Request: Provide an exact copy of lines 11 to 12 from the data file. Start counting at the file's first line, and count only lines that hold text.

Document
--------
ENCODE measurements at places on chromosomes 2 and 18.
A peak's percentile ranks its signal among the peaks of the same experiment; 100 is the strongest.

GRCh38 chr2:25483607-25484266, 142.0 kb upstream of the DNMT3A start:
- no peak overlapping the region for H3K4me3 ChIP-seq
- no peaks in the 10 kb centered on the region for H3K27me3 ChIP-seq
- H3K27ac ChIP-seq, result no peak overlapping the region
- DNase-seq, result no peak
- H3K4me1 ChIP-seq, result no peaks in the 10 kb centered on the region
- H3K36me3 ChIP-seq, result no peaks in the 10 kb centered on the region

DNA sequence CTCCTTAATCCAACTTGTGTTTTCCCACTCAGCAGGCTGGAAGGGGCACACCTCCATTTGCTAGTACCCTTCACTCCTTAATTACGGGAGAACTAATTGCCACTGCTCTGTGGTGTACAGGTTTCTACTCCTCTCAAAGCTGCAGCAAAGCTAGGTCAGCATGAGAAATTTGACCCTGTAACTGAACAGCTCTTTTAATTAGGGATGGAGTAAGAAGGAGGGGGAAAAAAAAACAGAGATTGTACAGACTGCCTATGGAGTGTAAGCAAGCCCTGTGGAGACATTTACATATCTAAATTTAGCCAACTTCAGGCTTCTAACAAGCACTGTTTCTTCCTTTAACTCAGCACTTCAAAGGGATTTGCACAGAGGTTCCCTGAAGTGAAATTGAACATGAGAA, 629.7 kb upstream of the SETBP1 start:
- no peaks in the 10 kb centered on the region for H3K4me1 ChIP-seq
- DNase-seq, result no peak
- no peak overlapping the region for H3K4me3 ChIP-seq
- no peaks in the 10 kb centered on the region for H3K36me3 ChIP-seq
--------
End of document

- no peaks in the 10 kb centered on the region for H3K4me1 ChIP-seq
- DNase-seq, result no peak